Hunter, First Artillery, to be First Lieutenant.
Lieutenant Colonel Adelbert R, Bnfflngton, to
be Colonel, Major JosephP. Farley, to be Lieu
tenant Colonel. Captain Othb E. MIchaells, to
be Major.
President Harrison Receives All of the
Foreign Lcsntlon.
Washington, March 14. At noon to
day the President formally received the
members of the diplomatic corps. The
members 6f the corps assembled at the De
partment of State, where they were pre
sented to Secretary Blaine by Assistant
Secretary Adee. Proceeding to the White
House the diplomats, who were attired in
their resplendent court dresses, were intro
duced to the President by the Secretary of
State. All of the legation were repre
sented. The President was assisted by Mrs. Har
rison, Mrs. Blaine, Mr. and Mrs. Bussell
Harrison, Mrs. McKee and Mr. Halford.
The reception took place in the Blue parlor
and lasted half an hour, no formal speeches
being made.
The President Nominate! a Marshal Before
the Ink Was Dry on tho Commission
of Another Man Confirmed
lor the Same Office.
Washington, March 14. Attorney
General Miller came very near placing
President Harrison In an embarrassing fix
to-day, owing to a blunder for which either
he or some of the officials in the Depart
ment of Justice is responsible. When As
sistent Secretary Pruden rode up to the
Capitol this afternoon he had in his official
bag the nomination of Mr. Weed to be
United States Marshal for the Territory of
Montana. He hadn'fTbeen in the Senate
chamber five minutes before he found out
that the President had already sent in the
name of Irwin for the same office, and,
what made the situation all the more awk
ward, Irwin had been confirmed. Pruden
rushed for the wire and telegraphed to the
White House the following:
Senate, March 14.
E. TV. Halford, Executive Mansion:
Tbe nomination received from the Depart
ment of Justice this morning of Weed for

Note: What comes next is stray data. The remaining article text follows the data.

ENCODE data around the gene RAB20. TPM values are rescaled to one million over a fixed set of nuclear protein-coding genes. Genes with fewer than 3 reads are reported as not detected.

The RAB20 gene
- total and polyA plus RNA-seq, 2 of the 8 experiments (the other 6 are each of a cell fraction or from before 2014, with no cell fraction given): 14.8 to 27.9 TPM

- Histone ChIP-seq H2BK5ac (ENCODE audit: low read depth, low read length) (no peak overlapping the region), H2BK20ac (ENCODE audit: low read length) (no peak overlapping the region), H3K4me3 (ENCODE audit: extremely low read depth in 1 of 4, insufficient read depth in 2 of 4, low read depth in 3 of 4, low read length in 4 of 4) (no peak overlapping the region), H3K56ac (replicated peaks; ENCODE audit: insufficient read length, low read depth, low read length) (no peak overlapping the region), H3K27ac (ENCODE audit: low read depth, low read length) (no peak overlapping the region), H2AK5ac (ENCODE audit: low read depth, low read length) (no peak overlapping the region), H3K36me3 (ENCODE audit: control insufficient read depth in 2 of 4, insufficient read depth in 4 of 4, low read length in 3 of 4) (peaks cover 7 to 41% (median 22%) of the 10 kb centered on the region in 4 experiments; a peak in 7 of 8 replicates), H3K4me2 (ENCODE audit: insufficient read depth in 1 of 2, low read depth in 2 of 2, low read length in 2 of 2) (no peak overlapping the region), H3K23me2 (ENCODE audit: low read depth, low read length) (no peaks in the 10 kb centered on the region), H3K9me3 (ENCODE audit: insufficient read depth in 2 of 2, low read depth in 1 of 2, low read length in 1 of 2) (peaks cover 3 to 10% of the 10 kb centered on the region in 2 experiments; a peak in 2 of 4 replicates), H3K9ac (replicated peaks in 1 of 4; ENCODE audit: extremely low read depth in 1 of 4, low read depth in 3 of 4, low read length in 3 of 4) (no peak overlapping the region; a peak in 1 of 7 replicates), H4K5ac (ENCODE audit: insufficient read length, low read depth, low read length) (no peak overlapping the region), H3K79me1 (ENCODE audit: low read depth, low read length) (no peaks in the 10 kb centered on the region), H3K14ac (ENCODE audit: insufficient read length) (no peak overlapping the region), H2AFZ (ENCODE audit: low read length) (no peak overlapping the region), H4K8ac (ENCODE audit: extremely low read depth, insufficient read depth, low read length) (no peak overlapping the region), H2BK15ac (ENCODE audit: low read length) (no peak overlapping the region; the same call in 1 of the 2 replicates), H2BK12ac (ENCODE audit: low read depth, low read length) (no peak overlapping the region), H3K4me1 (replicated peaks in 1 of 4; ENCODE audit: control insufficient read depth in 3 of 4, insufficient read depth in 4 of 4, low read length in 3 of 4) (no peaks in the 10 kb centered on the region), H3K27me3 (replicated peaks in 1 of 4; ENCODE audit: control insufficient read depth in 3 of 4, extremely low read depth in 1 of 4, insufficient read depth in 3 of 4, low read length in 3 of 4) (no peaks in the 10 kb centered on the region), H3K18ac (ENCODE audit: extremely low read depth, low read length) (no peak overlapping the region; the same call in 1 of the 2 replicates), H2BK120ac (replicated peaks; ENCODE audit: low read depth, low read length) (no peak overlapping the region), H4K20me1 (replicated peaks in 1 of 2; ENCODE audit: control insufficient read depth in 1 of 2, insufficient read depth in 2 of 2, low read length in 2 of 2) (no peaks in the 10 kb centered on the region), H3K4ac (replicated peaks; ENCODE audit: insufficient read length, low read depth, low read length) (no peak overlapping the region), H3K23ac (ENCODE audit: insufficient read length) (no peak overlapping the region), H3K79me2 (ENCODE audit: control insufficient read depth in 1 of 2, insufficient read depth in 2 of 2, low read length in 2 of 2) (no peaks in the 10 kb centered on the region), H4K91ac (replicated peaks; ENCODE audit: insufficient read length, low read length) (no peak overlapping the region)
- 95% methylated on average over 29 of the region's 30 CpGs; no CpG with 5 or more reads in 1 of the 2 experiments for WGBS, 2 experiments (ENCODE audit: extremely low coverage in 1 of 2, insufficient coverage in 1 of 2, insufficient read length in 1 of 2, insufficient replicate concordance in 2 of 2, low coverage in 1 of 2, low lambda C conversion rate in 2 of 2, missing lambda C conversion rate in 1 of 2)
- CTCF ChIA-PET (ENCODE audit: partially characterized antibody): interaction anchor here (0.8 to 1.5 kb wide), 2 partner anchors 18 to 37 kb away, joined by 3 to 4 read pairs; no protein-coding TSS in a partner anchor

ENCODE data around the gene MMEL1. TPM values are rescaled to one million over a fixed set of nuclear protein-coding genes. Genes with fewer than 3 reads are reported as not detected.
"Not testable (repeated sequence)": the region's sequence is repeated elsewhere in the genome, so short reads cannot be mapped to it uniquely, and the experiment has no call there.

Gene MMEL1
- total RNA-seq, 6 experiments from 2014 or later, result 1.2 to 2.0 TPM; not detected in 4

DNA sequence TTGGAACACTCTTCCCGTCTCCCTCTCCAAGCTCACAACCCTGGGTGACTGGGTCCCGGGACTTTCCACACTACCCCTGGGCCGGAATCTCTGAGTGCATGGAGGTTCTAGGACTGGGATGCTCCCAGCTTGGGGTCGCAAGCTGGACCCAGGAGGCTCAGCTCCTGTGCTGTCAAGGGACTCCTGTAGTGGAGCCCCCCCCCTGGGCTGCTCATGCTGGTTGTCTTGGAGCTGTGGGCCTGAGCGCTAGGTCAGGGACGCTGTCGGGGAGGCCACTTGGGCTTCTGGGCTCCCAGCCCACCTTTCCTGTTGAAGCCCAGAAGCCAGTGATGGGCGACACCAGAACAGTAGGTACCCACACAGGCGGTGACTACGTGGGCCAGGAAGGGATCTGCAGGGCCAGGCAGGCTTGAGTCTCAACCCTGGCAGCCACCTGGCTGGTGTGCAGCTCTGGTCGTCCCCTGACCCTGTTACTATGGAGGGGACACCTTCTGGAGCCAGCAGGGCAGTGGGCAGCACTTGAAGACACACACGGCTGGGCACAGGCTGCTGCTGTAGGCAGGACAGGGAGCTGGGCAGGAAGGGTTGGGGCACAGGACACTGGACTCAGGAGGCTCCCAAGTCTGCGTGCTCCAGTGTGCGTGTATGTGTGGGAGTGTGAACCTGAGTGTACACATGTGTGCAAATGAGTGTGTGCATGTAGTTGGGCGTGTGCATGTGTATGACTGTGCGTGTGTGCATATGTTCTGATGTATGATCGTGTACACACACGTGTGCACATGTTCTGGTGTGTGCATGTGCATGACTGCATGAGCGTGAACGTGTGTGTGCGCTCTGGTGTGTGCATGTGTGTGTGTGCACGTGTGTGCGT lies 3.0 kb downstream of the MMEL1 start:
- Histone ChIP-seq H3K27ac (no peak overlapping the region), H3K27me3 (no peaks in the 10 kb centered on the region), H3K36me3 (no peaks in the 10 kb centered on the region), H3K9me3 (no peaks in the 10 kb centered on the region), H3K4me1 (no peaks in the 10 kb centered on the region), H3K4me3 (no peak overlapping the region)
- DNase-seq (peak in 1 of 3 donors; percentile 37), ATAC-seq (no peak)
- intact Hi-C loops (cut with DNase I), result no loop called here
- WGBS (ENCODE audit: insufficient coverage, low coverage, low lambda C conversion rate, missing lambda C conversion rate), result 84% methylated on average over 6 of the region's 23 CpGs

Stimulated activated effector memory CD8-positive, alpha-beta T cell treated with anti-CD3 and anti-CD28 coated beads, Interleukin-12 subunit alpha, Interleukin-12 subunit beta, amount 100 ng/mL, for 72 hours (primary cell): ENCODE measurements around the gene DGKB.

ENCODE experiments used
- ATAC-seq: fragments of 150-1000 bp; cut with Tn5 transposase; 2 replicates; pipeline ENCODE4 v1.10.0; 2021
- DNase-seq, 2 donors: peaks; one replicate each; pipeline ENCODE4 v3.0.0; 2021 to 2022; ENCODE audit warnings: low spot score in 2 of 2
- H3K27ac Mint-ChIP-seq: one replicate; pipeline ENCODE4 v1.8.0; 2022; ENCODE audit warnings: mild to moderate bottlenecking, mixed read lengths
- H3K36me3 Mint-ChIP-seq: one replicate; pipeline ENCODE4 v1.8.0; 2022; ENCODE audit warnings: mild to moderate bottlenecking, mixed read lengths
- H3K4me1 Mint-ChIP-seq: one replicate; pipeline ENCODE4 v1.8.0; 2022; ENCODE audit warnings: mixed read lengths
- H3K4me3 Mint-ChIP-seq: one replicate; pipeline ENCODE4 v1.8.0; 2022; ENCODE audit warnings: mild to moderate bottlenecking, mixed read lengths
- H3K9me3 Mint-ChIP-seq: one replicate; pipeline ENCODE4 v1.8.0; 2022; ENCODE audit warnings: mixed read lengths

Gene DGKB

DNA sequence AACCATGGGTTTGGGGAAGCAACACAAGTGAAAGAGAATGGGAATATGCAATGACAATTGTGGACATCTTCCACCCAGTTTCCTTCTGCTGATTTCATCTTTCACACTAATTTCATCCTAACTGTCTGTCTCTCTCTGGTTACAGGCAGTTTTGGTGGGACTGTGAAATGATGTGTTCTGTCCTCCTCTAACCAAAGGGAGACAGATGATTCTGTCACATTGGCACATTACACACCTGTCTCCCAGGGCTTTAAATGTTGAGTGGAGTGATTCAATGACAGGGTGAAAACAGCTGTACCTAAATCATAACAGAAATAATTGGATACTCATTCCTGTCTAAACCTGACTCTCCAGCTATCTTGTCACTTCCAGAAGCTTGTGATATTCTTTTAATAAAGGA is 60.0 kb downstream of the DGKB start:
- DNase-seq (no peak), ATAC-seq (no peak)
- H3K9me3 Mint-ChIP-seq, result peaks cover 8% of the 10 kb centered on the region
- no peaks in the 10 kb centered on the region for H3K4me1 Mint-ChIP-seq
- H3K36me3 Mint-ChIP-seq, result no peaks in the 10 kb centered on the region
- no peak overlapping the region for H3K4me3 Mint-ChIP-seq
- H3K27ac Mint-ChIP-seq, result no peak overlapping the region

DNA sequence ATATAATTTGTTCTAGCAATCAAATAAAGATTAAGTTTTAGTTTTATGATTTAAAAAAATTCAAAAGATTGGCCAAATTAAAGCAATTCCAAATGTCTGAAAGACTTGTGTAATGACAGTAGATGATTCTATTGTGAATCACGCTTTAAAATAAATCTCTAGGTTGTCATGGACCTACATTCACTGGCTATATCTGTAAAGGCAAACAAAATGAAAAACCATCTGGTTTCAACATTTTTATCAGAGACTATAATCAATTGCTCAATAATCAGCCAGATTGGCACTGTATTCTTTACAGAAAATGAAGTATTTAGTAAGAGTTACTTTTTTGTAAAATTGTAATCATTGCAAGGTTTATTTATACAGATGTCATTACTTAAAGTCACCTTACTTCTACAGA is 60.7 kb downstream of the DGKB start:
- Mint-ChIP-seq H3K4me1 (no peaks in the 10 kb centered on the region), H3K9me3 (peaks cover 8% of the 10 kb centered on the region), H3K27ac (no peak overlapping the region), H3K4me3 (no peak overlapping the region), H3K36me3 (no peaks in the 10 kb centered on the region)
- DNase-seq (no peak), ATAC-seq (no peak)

Marshal of Montana is a duplicate, except as
to name of nominee, of one sent In previously.
The lint name (Irwin) has been confirmed, 'and
the latter will have to be withdrawn. The
Chairman of tbe Judiciary Committee has been
informed of the error, and the press associa
tions have been requested not to send it off.
O. L. Pbuden.
Mr. Pruden subsequently explained the
situation of affairs to Mr. Edmunds, and
that icy Senator at once became excited over
the blunder. Ten minutes later he tele
graphed the following:
Senate, March 11, 12.50 P. M.
To the President:
Two or three days ago you nominated, and
yesterday the Senate confirmed, Mr. Irwin for
Marshal of Montana. We now have a nomina
tion of Weed for same office. Please state
what It means. Oeokue F, EdudndS.
Pruden's dispatch still remains unan
swered, but when Edmunds' telegram
reached the White House the wheels of the
executive machine creaked, and finally
squeaked a reply as follows:.
Executive Mansion, March 115
To Senator Edmunds:
The name of Weed, sent in to-day. was a cler
ical error of the Department of Justice, and
was intended for District Attorney. Please re
turn to Executive Mansion and correction will
be made.
E. W. Halfobd, Private Secretary.
Somebody over in the Department of Jus
tice will be held responsible for this blun
der, for President Harrison is in anything
but an amiable mood over the situation.
Three Gentlemen Eminently Fitted for a
Very Delicate Mission.
"Washington, March 14. George H.
Bates, who was to-day nominated to be one
of the commissioners to negotiate with Ger
many respecting Samoa? is about 40 years of
age, a Democrat, and a warm friend of ex
Secretary Bayard. He is a son of the ex
Chancellor of Delaware, and a lawyer of
high standing in that State, being a member
of the firm of Bates & Harrington, of Wil
mington. Mr. Bates was appointed by
Secretary Bayard as special commissioner
to investigate our Samoan relations, and
made a long and exhaustive report to the
departmentTon December 10, 1886.
William Walter Phelps and John A.
Kasson, who were also nominated to- be
commissioners, have had long and distin